Dodgers won't be big spenders at Meetings
With Kemp locked down, Colletti thrifty with remaining pieces
LOS ANGELES -- If you staked out Walmart for Black Friday specials, you probably didn't follow on Saturday at Tiffany's.
In baseball's version of Christmas bargain hunting, Ned Colletti made a flurry of supporting cast signings in November, because that's all his bankrupt club can afford. At next week's Winter Meetings, he can't play big spender chasing Albert Pujols and Prince Fielder.
Despite the splashy headlines for Matt Kemp's $160 million signing, nearly all of that will be paid by the next owner. The 2012 payroll for this team up for sale could be slashed as much as $20 million from last year's $110 million. Colletti said recently there are no current plans to give contract extensions to Clayton Kershaw or Andre Ethier.
So Colletti will try to land a rotation replacement for Hiroki Kuroda -- like Aaron Harang, Chris Capuano or Jeff Francis -- and a versatile bench player like Jerry Hairston Jr. for less than the $12 million he paid Kuroda alone in 2011.
Already, Colletti has re-signed Juan Rivera for one year plus an option at $4 million to be the starting left fielder; signed Mark Ellis for two years plus an option at $8.75 million to be the starting second baseman; and signed Matt Treanor for one year plus an option at $1 million to back up starting catcher A.J. Ellis.
Colletti needs to have spent wisely, because while the D-backs went from worst to first in 2011, the Dodgers barely cleared .500. They have finished fourth and third in the past two years, and the last time they went three years without finishing first or second was 1967-69.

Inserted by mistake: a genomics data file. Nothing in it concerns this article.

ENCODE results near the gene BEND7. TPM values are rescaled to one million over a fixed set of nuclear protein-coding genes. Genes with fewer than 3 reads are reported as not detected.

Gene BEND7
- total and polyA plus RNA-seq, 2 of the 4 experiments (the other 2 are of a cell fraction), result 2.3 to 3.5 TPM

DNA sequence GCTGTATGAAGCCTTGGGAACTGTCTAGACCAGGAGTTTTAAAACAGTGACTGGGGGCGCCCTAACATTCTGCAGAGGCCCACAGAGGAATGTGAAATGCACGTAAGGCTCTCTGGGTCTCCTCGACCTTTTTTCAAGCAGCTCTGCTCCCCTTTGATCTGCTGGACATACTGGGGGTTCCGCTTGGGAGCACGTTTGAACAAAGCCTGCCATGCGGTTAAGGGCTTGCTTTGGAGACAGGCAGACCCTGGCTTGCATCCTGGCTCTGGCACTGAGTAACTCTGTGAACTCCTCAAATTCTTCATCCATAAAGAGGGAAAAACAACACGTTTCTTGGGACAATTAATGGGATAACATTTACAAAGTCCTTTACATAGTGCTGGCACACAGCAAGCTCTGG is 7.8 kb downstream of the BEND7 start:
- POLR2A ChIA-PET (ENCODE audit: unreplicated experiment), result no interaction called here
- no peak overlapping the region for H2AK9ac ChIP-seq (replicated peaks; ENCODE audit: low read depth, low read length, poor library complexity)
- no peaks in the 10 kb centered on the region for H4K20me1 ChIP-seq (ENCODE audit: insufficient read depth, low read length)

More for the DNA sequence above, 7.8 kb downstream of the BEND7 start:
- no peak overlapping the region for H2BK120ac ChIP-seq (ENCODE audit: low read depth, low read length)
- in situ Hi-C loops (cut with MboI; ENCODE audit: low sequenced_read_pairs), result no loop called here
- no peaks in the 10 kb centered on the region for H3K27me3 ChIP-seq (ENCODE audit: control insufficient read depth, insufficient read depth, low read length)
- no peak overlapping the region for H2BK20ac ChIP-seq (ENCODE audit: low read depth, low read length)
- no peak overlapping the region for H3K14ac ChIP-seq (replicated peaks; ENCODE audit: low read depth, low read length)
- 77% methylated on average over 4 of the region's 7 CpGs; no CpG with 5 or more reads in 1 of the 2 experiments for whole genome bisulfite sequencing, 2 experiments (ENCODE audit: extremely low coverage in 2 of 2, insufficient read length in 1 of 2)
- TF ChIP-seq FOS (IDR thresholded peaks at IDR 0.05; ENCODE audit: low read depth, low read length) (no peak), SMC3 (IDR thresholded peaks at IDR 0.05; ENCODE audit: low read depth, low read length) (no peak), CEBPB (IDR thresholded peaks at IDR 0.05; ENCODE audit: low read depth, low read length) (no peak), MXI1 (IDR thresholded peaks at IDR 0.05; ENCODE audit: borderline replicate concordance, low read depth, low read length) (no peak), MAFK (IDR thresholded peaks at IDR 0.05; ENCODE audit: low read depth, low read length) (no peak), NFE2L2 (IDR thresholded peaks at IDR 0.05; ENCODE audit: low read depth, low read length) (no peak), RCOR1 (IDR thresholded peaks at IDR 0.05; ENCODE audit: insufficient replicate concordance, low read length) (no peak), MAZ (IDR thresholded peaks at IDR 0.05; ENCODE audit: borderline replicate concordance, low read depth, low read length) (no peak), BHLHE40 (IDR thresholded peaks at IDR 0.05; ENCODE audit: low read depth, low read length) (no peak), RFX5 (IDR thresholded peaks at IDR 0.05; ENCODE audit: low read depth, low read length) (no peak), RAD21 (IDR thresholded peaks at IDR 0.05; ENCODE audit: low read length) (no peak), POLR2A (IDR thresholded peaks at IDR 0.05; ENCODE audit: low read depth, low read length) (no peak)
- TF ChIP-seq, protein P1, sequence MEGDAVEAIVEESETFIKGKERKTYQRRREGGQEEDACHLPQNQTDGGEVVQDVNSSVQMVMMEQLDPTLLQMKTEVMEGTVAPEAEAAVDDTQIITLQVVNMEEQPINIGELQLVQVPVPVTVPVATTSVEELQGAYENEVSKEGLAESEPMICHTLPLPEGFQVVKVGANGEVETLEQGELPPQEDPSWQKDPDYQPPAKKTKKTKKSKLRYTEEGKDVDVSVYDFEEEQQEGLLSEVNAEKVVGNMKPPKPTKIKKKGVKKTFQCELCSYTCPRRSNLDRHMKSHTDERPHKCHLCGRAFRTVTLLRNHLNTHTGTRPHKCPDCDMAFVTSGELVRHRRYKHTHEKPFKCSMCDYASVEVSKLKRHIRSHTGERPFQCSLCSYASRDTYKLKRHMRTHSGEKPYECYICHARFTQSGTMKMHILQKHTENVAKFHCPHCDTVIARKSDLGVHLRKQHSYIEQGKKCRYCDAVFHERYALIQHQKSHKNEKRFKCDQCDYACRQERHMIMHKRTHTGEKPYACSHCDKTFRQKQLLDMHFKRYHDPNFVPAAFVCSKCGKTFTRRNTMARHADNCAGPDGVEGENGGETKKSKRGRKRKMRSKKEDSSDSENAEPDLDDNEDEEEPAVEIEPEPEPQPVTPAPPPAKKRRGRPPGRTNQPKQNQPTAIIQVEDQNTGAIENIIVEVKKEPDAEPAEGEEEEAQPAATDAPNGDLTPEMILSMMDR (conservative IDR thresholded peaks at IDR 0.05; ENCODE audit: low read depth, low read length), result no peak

Regardless of what happens in the courts, the Dodgers face a challenge on the field. Even with Cy Young Award-winning Kershaw and MVP runner-up Kemp, there are questions that probably can't be answered with four days in a Texas hotel.
The Dodgers have already committed roughly $50 million for eight signed players -- Chad Billingsley, Ted Lilly, Juan Uribe, Matt Guerrier, Rivera, Ellis, Treanor and Kemp. They have another $30 million budgeted for six remaining arbitration-eligible players -- Kershaw, Ethier, James Loney, Hong-Chih Kuo, Tony Gwynn Jr. and Dana Eveland, with Kuo and Eveland potential non-tenders.
Assuming the Dodgers have a $90 million payroll, that leaves about $10 million for a starting pitcher, an extra infielder and a handful of minimum-wage youngsters. There might not even be room to bring back a workhorse reliever like Mike MacDougal. And that doesn't count the $10 million owed next year in deferrals to Manny Ramirez and Andruw Jones.
Colletti could fill a hole by trading Ethier or Loney -- who are one year away from free agency -- but not without their departure creating a new hole on the Major League roster.
He could dip into the Minor League system and deal away some pitching depth, but that pretty much defeats the purpose of Minor League pitching depth for a club that struggles for traction in its mission to build from within.
To this point, the starting rotation is topped by Kershaw, Billingsley and Lilly, with Nathan Eovaldi an early favorite to be the fifth starter and Kuroda's slot open. The bullpen has young closer Javy Guerra, strikeout machine Kenley Jansen, workhorse Matt Guerrier, situational lefty Scott Elbert, Blake Hawksworth, Josh Lindblom and Kuo a possibility.
The starting infield will be Loney at first, Ellis at second, Dee Gordon at short, Juan Uribe at third, Justin Sellers and Russell Mitchell backing up. The outfield is Rivera in left, Kemp in center, Ethier in right, with Tony Gwynn and Jerry Sands backing up. Ellis and Treanor are the catchers.
Ken Gurnick is a reporter for MLB.com. This story was not subject to the approval of Major League Baseball or its clubs.